Panel Paper: Trading Quality for Costs? the Impact of Payment Reductions on Hospital Length of Stay

Sunday, April 9, 2017 : 3:45 PM
HUB 268 (University of California, Riverside)

*Names in bold indicate Presenter

PhuongGiang Nguyen, Pardee RAND Graduate School
Background: Financial constraints have led Medicare to reduce payments made to hospitals in the long-run, and payment rates have consistently fallen since the late 1990s. Prior studies have shown mixed evidence regarding whether patient health outcomes are impacted when hospitals face financial constraints. This study examines hospital length of stay as an intermediate mechanism that may explain how payments are linked to patient health outcomes.

Data: The primary data source is the Healthcare Cost and Utilization Project Nationwide Inpatient Sample (1997, 2001, 2005), which consists of all-payer discharge-level data of hospital inpatient stays. Other data used include national-level service line-specific markups (the ratio of average Medicare reimbursement over cost) from the Medicare Hospital Cost Reports.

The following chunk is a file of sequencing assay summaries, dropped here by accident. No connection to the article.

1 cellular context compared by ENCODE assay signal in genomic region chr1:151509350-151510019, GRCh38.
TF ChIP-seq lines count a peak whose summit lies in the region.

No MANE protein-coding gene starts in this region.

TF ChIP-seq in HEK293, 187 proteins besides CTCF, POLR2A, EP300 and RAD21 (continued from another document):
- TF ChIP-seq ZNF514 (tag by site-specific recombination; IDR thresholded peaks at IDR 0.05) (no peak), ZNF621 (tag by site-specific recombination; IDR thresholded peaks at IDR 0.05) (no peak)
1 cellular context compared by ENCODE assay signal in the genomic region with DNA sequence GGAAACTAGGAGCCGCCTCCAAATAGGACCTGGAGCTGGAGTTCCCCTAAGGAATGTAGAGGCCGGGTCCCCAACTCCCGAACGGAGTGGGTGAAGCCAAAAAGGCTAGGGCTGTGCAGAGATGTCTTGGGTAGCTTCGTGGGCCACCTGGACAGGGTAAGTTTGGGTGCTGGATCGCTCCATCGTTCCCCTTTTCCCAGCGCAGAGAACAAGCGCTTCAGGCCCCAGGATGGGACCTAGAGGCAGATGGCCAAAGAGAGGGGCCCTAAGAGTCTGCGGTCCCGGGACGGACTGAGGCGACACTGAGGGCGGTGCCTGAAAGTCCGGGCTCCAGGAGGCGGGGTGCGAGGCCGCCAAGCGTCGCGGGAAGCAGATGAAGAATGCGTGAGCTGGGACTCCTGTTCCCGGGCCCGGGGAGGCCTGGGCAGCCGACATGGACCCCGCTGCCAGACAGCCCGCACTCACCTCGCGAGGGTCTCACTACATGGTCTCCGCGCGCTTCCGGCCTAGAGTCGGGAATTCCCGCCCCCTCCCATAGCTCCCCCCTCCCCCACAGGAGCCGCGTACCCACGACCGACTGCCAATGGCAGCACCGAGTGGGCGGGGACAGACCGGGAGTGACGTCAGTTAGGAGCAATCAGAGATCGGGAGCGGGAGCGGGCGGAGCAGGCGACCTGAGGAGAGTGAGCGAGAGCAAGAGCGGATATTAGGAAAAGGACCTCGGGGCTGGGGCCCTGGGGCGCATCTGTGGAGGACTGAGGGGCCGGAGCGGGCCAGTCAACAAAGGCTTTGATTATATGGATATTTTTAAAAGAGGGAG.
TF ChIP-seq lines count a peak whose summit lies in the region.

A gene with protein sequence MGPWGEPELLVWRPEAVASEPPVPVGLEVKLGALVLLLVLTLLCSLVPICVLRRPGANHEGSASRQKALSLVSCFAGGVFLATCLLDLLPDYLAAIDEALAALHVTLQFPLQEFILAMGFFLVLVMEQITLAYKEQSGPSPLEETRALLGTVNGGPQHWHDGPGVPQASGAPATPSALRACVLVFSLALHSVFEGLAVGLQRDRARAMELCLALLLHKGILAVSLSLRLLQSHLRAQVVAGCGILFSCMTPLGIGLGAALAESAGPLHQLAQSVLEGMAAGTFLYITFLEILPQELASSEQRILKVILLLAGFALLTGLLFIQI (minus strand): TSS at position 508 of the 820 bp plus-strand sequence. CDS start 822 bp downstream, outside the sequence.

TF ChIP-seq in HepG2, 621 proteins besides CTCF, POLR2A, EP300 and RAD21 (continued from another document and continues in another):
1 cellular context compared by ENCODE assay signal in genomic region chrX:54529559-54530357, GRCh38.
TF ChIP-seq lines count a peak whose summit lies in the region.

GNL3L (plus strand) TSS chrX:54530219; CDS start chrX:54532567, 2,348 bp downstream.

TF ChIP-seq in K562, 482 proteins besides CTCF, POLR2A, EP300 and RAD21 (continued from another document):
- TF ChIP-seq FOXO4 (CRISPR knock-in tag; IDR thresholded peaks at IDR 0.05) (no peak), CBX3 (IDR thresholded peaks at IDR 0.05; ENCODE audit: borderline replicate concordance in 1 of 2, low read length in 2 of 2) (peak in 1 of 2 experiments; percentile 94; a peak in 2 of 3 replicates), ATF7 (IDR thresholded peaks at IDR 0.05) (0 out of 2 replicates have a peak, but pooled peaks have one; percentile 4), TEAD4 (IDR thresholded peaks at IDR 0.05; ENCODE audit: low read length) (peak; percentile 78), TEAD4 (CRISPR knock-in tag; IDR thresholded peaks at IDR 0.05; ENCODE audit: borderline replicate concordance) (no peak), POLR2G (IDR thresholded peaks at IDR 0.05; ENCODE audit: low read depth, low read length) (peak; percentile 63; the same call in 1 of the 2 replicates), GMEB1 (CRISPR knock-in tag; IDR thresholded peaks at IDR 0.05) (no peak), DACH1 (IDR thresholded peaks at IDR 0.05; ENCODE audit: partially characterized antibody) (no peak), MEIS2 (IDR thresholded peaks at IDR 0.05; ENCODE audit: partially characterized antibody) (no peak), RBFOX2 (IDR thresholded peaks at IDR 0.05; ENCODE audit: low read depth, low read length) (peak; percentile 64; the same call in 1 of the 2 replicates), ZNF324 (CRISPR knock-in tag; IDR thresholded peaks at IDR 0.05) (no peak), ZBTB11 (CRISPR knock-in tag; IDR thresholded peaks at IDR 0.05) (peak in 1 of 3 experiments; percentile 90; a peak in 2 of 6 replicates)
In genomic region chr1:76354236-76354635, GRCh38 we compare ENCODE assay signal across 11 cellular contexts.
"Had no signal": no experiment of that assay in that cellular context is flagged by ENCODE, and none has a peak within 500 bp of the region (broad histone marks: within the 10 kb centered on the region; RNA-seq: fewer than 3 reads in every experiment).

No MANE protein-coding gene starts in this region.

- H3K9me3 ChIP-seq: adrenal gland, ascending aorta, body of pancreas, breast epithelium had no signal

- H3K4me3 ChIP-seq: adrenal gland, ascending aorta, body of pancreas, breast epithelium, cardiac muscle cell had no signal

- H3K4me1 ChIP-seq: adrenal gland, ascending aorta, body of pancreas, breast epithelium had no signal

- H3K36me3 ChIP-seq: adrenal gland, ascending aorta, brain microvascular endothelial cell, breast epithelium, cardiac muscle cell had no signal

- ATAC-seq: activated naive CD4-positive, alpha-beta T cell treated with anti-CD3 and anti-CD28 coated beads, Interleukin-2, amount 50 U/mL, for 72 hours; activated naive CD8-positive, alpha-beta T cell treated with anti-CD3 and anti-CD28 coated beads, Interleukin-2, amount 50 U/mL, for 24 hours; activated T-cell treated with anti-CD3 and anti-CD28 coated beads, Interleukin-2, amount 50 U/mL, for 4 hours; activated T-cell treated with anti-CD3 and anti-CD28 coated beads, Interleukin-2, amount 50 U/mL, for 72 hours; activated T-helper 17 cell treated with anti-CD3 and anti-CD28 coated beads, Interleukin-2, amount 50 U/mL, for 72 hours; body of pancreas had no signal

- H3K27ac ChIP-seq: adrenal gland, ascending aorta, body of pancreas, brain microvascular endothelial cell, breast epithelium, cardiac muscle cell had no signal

Methods: We conducted discharge-level regressions, modeling hospital length of stay among patients aged 45 years and older for all payers, adjusted for risk (Charlson comorbidity index, age, income, admission type, disposition), Medicare share, interactions between hospital and service line fixed effects, and interactions between time trends and service line fixed effects. We simulated the effect of a 20% reduction Medicare markup, which is the national average across all service lines and years.

Results: A 20% decline in Medicare markup is associated with a 0.30-day reduction in hospital length of stay (6% reduction from mean) among Medicare patients in all hospitals. The magnitude of this effect is larger among urban hospitals, with a reduction of 0.47 days. We observed no statistically significant spillovers into non-Medicare patients.

Conclusions: Hospitals may respond to lower payments by reducing hospital length of stay. Policies aimed at reducing the growth of health care spending should give consideration to the potential effects on hospital operations and patient health outcomes.